A program of national service would be designed to give young people a sense of confidence in their ability to do jobs on a sustained basis, to undertake new assignments with assurance and to provide without fear and frustration the kind of career and geographic mobility that will be necessary in the coming decades.

Now, I have listed next the eight primary objectives that grew out of the 1966 National Service Conference, and which are given in a Profile of National Service.

One, opportunities for development, training, and education in the broadest sense of the word.

Two, satisfaction of national manpower needs in areas of short supply.

Three, fulfillment of the service obligation to the Nation, State, and community which accompanies citizenship in those bodies.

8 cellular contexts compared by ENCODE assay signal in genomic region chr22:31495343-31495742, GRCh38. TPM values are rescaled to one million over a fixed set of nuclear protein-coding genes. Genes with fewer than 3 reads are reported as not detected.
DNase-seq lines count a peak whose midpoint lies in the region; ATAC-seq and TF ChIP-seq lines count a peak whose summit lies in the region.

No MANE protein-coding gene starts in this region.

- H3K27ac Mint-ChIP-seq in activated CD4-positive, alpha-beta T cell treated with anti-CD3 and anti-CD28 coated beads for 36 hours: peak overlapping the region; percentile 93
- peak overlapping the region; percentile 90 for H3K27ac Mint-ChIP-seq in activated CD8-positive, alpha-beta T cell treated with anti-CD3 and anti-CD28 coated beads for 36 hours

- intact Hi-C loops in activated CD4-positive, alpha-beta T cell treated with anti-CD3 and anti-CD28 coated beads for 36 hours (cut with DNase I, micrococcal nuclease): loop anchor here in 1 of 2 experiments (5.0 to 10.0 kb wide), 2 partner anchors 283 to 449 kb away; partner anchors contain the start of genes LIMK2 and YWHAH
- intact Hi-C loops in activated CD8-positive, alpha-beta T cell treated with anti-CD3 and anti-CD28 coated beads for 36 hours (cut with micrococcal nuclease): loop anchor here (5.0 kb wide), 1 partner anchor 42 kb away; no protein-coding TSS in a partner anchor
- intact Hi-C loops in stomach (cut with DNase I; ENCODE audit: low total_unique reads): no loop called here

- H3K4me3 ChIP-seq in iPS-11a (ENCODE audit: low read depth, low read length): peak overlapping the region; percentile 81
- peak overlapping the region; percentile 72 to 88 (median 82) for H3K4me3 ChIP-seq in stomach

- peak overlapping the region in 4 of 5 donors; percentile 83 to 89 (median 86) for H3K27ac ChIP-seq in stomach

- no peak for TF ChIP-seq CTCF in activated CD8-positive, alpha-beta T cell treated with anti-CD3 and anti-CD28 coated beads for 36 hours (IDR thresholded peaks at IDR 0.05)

Four, a sense of self-worth and civic pride to participants.

Five, cross-cultural knowledge and experiences.

Six, a substantial reduction of draft inequities.

Seven, an extension of the scope of the private sector's participation in activities beneficial to human welfare; and,

Eighth, an outlet for the energies of youth.

In addition to these positive goals, the National Service Conference sharpened the imagine of national service by declaring that national service should not become: A crash program; a hierarchical overly centralized monster; a draft-dodging mechanism; a program of direct political action.

To achieve the basic goals of national service and to maintain all factors in their proper perspective, the following additional guidelines are recommended as part of the basic framework of any program of national service:

National security must always be the first consideration; therefore, military manpower needs must have top priority.